Ryan O’Neal as Oliver Barrett IV, preppy Harvard student
New England, Winter 1966, and New York City, Winter 1970
Film: Love Story
Release Date: December 16, 1970
Director: Arthur Hiller
Costume Design: Alice Manougian Martin & Pearl Somner
Happy Valentine’s Day! In the spirit of the season of romance, it felt appropriate to explore the preppy style in one of the most famous cinematic love stories of all time… the perhaps uncleverly titled Love Story.
I went into my inaugural Love Story viewing this year familiar only with Larry Siegel and Mort Drucker’s Mad magazine parody and the movie’s reviled thesis that “love means never having to say you’re sorry,” so I was a little surprised to find myself non-ironically enjoying it more than I expected. Sure, my friend @berkeley_breathes had primed me to expect some standout Ivy-inspired style worn by Ryan O’Neal as our romantic hero Oliver, but I guess the half-century since Love Story has yielded considerably cornier products with the odd effect that this aged… relatively well? Or maybe I’m just speaking from behind the blinders of my enduring crush on early ’70s Ali MacGraw. Continue reading
Alain Delon as Eddie Pedak, reformed thief
San Francisco, Spring 1965
Film: Once a Thief
Release Date: September 8, 1965
Director: Ralph Nelson
WARNING! Spoilers ahead!
On the last day of #Noirvember (and Alain Delon’s birthday month) and the first day of this winter’s #CarWeek series, it felt like the perfect time to explore Once a Thief, Ralph Nelson’s moody black-and-white crime drama starring Delon as a reformed criminal-turned-family man.
The jazzy opening credits depict a night at Big Al’s, a smoky den laden with drug pushers and beatniks, including author Zekial Marko, whose novel Scratch a Thief provided the movie’s source material. We follow a young man swaddled in sheepskin as he leaves the club and takes the wheel of a vintage “Model A Ford” roadster, which then becomes his getaway car after a swift but deadly closing-time stickup at a liquor store in Chinatown.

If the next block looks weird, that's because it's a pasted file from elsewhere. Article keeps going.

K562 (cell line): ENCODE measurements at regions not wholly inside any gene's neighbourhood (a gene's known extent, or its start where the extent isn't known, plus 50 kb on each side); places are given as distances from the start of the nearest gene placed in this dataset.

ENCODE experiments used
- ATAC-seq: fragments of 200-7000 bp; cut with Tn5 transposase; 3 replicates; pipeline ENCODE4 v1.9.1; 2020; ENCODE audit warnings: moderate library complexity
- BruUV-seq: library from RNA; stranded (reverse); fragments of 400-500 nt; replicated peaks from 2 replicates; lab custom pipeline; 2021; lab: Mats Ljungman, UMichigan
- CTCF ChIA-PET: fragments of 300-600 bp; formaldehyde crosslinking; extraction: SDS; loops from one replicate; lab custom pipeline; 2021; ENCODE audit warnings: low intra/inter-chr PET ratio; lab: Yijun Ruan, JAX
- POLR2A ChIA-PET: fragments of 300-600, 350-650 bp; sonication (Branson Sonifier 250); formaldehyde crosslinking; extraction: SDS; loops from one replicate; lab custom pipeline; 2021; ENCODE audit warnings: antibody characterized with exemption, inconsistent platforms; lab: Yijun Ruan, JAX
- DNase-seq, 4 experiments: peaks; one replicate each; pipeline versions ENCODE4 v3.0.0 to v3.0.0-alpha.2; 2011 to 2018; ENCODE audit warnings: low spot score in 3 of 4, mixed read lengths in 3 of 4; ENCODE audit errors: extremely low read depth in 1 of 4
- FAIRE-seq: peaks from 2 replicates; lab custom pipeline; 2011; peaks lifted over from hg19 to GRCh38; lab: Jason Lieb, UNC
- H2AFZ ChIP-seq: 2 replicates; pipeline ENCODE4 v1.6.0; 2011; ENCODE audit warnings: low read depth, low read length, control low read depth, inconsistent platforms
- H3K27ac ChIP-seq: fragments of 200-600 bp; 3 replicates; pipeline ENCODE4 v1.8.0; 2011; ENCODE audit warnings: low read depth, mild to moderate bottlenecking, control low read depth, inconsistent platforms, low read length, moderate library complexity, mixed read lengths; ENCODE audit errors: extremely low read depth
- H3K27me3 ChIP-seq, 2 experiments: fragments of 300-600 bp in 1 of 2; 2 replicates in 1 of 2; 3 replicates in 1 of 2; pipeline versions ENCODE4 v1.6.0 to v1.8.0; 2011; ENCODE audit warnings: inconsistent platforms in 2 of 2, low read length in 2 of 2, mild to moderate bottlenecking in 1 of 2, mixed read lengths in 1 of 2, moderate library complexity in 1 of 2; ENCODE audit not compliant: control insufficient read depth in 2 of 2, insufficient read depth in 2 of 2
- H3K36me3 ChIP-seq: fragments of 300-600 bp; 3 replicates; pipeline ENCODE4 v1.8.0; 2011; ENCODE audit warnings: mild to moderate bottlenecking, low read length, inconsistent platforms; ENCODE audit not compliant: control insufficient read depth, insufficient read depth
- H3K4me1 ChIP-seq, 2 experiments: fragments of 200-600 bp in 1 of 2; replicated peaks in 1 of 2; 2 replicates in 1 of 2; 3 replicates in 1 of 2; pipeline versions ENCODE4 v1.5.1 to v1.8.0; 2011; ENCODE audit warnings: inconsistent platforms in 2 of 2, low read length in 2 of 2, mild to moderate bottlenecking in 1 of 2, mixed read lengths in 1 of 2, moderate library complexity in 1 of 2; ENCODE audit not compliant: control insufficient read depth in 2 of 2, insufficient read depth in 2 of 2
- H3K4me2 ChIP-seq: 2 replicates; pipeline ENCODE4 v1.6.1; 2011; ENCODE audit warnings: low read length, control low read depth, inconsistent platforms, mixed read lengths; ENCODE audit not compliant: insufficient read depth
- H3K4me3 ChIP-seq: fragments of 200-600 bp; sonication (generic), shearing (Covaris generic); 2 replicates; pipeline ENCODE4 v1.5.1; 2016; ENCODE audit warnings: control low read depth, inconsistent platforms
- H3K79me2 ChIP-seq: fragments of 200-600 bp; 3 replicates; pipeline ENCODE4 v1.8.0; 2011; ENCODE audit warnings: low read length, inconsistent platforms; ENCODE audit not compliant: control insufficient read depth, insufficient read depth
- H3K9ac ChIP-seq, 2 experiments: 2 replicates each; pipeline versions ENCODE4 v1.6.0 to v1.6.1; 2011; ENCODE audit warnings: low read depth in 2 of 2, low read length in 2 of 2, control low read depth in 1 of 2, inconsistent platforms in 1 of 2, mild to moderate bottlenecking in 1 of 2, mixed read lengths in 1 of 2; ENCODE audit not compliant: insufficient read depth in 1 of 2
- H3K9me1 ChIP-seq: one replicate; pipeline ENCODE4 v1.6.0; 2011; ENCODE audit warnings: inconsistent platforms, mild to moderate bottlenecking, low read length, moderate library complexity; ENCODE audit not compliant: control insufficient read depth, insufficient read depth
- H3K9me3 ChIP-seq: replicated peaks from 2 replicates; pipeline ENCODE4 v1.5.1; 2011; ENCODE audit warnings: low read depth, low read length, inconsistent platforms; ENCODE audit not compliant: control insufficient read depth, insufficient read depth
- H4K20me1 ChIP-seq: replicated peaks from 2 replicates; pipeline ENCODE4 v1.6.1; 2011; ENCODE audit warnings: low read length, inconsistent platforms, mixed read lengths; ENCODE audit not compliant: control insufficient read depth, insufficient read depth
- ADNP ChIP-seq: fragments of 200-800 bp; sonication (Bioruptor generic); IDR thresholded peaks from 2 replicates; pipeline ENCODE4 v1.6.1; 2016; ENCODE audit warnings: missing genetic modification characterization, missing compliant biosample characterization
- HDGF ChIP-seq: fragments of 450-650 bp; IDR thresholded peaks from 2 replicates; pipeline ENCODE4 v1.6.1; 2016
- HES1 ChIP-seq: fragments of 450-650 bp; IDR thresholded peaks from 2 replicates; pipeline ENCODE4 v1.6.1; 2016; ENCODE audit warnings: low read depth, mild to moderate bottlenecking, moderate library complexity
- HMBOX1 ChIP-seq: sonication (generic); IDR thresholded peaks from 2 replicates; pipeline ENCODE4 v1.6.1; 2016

We then learn that the car and coat are a trademark of Eddie Pedak, a reformed armed robber making an honest living as a truck driver with his wife Kristine (Ann-Margret) and their daughter. The arrival of Eddie’s criminal brother Walter (Jack Palance), a syndicate hotshot, brings complications in the form of a proposition for one night’s criminal work—the proverbial “one last job”—which Eddie initially refuses, despite the $50,000 payout.
Rod Taylor as Les Mangrum, gregarious Australian tractor manufacturing mogul
Heathrow Airport, London, Winter 1963
Film: The V.I.P.s
(also released as Hotel International)
Release Date: September 19, 1963
Director: Anthony Asquith
Costume Designer: Pierre Cardin (uncredited)
A generation after Grand Hotel (1932) established the subgenre of the ensemble drama with a packed cast of international stars, Anthony Asquith updated the pattern for the jet age with the genteel director’s penultimate film, The V.I.P.s, which—appropriately enough, given its spiritual predecessor—had also been released as Hotel International. Continue reading
Robert Redford as Dave Chappellet, U.S. Olympic ski team star
Wengen, Switzerland, Winter 1967
Film: Downhill Racer
Release Date: November 6, 1969
Director: Michael Ritchie
Costume Designer: Edith Head (uncredited!)
Wardrobe Credit: Cynthia May
I hope the new year has been off to a fine start for all BAMF Style readers! The first post of 2019 looks back to Robert Redford’s timeless winter style as the titular ski champion in Michael Ritchie’s Downhill Racer. Continue reading